We only have so much water on Earth. Water is not created or destroyed but instead cycled through a finite system.
Although the amount of water is fixed, its distribution throughout the system is always changing, which makes it very hard to know if usage in any one area is sustainable. Climate change only aggravates this problem.
As a result, scientists cannot define a water budget with confidence. This issue is addressed in a recent study led by the ESA Climate Change Initiative. The paper highlights new attempts by science to closely observe Earth’s water cycle to account for the planet’s entire supply of water and ice.
“We’ve made a lot of advances, especially in space-based observations of the water cycle. The Copernicus programme is proving vital for long-term, consistent satellite observations,” said study lead author Wouter Dorigo of Vienna University of Technology.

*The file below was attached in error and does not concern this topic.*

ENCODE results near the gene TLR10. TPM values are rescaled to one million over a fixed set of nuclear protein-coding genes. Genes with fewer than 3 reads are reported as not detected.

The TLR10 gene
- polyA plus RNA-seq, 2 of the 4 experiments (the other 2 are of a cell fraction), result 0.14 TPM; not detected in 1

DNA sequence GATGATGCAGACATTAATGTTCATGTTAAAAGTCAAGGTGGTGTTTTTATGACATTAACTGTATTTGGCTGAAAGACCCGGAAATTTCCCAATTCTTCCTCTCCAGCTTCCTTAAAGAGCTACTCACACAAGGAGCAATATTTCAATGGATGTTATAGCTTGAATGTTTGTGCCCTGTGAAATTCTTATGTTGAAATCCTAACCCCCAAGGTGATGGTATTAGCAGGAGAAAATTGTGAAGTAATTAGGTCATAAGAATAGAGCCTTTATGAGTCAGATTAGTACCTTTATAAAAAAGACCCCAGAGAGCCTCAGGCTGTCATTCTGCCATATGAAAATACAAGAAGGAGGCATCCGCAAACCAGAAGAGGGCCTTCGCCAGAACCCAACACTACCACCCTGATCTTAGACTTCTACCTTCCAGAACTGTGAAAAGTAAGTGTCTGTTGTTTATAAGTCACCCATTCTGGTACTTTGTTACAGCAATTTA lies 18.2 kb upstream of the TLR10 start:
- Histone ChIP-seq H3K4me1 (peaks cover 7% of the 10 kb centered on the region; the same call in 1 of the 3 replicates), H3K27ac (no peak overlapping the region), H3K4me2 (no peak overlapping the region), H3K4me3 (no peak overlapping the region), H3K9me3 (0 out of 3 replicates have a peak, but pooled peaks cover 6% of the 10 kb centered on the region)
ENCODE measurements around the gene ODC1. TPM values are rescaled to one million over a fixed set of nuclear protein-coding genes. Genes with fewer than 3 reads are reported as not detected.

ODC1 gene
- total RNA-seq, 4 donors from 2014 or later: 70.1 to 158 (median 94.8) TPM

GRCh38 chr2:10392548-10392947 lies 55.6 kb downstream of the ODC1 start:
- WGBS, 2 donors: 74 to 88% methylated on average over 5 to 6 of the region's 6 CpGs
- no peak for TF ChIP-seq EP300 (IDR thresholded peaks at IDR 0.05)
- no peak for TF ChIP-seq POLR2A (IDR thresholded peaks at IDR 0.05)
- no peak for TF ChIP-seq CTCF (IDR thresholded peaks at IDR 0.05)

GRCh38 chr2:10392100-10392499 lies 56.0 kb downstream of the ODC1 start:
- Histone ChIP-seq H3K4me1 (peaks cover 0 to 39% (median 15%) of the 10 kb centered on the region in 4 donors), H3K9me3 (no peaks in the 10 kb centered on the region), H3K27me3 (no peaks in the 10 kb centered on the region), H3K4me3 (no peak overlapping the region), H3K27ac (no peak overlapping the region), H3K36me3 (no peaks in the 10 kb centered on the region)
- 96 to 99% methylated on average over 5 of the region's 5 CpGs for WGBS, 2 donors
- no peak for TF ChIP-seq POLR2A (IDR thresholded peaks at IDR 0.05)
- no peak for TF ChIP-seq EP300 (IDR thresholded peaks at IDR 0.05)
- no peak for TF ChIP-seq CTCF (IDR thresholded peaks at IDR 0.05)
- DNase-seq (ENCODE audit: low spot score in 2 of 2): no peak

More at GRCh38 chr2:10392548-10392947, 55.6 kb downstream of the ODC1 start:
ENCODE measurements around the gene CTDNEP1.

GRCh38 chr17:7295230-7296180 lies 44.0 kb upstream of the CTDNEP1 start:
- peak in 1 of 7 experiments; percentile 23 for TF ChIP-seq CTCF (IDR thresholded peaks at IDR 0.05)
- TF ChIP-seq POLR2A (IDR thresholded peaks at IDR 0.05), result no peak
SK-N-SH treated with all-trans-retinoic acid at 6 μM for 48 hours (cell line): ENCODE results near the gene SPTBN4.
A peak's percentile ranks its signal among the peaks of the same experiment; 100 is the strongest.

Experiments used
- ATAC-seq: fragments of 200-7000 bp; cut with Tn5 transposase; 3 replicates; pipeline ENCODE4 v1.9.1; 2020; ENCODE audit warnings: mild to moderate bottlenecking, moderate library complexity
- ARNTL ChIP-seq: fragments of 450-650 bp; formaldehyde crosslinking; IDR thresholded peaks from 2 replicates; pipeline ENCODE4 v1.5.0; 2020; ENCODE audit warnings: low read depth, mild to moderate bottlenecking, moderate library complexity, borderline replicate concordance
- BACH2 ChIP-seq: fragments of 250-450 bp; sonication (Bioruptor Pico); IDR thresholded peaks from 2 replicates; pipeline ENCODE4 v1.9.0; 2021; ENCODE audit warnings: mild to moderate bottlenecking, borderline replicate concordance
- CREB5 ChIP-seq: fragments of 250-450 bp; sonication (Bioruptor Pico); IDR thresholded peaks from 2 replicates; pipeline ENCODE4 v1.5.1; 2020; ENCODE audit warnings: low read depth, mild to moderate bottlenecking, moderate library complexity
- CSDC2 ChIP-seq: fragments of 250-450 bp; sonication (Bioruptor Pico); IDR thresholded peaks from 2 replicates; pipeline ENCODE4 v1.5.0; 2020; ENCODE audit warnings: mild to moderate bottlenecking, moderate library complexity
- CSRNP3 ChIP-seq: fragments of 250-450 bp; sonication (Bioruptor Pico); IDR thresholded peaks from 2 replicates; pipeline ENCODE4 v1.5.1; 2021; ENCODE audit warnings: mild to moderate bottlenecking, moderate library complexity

The new observations take advantage of satellites to observe much of Earth’s water cycle. However, as Dorigo explains, there are still serious blind spots.
“In particular, we don’t have accurate knowledge of the fluxes for groundwater use, recharge and natural discharge, which makes it difficult to project future sustainable use.”
“Currently, satellites alone cannot resolve the entire water budget balance. Coordinated measurements of groundwater from sensors in the ground is what we need most urgently, as well as more data on water used by us humans as well as data on river discharge.”
The largest source of freshwater on Earth is groundwater, something that is still hard for scientists to monitor with certainty.
The researchers call for the development of better technology and techniques to monitor the Earth’s water and usage with more accuracy. A new effort aims at “weighing” all the water on the earth, including groundwater as a way forward.
The study is published in the Bulletin of the American Meteorological Society.